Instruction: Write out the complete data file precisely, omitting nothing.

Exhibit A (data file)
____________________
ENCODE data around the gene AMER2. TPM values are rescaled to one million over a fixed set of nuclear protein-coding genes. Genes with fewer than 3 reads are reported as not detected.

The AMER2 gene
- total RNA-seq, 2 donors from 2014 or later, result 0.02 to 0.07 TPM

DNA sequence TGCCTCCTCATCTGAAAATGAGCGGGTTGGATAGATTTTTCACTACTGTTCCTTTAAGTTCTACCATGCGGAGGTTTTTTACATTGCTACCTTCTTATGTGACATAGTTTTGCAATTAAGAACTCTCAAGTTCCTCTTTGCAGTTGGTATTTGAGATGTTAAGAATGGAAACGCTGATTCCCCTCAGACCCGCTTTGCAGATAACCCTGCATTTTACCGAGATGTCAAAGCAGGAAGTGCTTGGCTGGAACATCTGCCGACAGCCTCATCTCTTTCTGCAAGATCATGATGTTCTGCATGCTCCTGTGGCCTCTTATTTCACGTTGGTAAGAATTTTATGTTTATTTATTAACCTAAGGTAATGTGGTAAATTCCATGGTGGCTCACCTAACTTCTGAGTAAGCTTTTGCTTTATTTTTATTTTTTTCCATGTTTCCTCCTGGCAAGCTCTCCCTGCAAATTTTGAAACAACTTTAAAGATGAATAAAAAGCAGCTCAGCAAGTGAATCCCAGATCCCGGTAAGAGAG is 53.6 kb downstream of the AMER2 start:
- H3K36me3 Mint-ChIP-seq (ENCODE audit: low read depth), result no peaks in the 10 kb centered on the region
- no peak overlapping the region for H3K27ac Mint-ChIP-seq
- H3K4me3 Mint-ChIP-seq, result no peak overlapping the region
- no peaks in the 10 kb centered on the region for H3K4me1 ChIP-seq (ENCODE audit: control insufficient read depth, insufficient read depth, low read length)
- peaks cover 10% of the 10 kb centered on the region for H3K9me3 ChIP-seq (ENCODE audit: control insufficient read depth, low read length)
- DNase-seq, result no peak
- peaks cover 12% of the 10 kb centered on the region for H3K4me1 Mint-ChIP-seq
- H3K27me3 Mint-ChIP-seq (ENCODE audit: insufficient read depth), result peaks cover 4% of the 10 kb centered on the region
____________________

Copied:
ENCODE data around the gene AMER2. TPM values are rescaled to one million over a fixed set of nuclear protein-coding genes. Genes with fewer than 3 reads are reported as not detected.

The AMER2 gene
- total RNA-seq, 2 donors from 2014 or later, result 0.02 to 0.07 TPM

DNA sequence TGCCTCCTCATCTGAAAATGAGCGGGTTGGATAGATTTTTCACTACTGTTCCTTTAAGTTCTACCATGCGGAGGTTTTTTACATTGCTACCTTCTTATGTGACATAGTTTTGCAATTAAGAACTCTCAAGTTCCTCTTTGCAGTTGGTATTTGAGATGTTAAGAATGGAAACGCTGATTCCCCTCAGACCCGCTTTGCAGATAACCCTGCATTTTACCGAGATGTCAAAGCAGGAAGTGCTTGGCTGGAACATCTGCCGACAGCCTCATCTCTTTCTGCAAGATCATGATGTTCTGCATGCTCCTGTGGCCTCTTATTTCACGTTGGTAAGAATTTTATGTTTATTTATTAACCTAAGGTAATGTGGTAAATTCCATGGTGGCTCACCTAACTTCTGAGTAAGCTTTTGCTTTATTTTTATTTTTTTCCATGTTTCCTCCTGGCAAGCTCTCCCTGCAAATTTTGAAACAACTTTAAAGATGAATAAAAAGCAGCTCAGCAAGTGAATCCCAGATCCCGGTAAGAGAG is 53.6 kb downstream of the AMER2 start:
- H3K36me3 Mint-ChIP-seq (ENCODE audit: low read depth), result no peaks in the 10 kb centered on the region
- no peak overlapping the region for H3K27ac Mint-ChIP-seq
- H3K4me3 Mint-ChIP-seq, result no peak overlapping the region
- no peaks in the 10 kb centered on the region for H3K4me1 ChIP-seq (ENCODE audit: control insufficient read depth, insufficient read depth, low read length)
- peaks cover 10% of the 10 kb centered on the region for H3K9me3 ChIP-seq (ENCODE audit: control insufficient read depth, low read length)
- DNase-seq, result no peak
- peaks cover 12% of the 10 kb centered on the region for H3K4me1 Mint-ChIP-seq
- H3K27me3 Mint-ChIP-seq (ENCODE audit: insufficient read depth), result peaks cover 4% of the 10 kb centered on the region